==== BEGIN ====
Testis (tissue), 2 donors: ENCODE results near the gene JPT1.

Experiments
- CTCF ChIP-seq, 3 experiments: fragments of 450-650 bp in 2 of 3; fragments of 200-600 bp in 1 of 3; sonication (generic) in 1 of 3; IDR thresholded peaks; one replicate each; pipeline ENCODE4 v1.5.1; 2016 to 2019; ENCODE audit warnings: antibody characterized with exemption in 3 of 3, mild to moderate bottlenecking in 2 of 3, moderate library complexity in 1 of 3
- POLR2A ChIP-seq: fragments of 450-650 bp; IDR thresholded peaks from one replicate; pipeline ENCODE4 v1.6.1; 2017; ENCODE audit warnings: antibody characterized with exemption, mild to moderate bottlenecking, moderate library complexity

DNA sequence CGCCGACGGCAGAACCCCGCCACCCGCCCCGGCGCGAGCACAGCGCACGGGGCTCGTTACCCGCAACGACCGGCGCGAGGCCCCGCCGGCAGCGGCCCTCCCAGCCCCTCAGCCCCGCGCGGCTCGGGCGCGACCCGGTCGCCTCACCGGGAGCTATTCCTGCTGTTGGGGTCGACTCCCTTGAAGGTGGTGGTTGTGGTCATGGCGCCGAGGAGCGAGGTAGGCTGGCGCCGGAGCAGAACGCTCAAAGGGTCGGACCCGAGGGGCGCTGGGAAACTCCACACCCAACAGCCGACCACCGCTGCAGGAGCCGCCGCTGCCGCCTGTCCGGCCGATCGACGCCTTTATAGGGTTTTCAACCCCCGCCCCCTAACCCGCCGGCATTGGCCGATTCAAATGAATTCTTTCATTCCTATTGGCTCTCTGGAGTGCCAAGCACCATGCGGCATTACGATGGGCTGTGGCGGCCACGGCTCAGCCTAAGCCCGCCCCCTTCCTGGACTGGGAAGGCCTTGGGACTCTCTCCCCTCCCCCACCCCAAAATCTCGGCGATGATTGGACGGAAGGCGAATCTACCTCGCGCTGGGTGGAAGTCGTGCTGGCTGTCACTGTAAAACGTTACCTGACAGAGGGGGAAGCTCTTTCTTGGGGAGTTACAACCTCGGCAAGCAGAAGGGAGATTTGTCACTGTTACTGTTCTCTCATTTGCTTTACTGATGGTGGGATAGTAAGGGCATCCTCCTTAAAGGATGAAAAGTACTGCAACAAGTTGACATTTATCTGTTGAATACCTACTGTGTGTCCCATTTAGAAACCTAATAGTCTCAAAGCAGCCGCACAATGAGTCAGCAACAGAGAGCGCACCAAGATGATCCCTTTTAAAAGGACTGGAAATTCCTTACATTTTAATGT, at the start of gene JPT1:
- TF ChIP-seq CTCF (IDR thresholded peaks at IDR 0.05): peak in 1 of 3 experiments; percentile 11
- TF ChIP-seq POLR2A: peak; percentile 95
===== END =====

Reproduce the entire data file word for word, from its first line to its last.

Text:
Testis (tissue), 2 donors: ENCODE results near the gene JPT1.

Experiments
- CTCF ChIP-seq, 3 experiments: fragments of 450-650 bp in 2 of 3; fragments of 200-600 bp in 1 of 3; sonication (generic) in 1 of 3; IDR thresholded peaks; one replicate each; pipeline ENCODE4 v1.5.1; 2016 to 2019; ENCODE audit warnings: antibody characterized with exemption in 3 of 3, mild to moderate bottlenecking in 2 of 3, moderate library complexity in 1 of 3
- POLR2A ChIP-seq: fragments of 450-650 bp; IDR thresholded peaks from one replicate; pipeline ENCODE4 v1.6.1; 2017; ENCODE audit warnings: antibody characterized with exemption, mild to moderate bottlenecking, moderate library complexity

DNA sequence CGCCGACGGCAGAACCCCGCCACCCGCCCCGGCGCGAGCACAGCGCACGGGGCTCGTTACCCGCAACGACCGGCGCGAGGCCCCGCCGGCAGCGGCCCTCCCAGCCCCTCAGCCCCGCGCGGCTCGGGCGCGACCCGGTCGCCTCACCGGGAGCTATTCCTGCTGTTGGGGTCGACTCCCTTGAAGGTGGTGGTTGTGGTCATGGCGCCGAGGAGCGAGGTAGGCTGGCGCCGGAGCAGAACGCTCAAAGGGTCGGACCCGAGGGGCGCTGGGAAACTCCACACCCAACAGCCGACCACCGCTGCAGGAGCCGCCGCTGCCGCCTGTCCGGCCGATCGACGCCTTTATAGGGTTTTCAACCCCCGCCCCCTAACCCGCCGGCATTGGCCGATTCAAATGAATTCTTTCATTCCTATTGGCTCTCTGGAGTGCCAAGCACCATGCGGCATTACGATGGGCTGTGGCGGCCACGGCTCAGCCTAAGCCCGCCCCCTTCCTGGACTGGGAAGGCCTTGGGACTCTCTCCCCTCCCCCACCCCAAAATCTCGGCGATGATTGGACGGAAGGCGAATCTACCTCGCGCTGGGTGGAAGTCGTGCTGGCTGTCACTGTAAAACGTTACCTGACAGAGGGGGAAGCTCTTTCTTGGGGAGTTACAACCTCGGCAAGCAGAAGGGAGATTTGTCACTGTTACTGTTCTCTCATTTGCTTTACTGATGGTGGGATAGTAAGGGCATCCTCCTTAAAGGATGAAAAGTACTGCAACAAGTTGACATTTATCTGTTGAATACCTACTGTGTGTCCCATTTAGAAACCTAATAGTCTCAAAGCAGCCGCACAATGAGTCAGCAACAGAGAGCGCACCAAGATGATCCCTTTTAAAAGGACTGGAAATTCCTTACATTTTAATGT, at the start of gene JPT1:
- TF ChIP-seq CTCF (IDR thresholded peaks at IDR 0.05): peak in 1 of 3 experiments; percentile 11
- TF ChIP-seq POLR2A: peak; percentile 95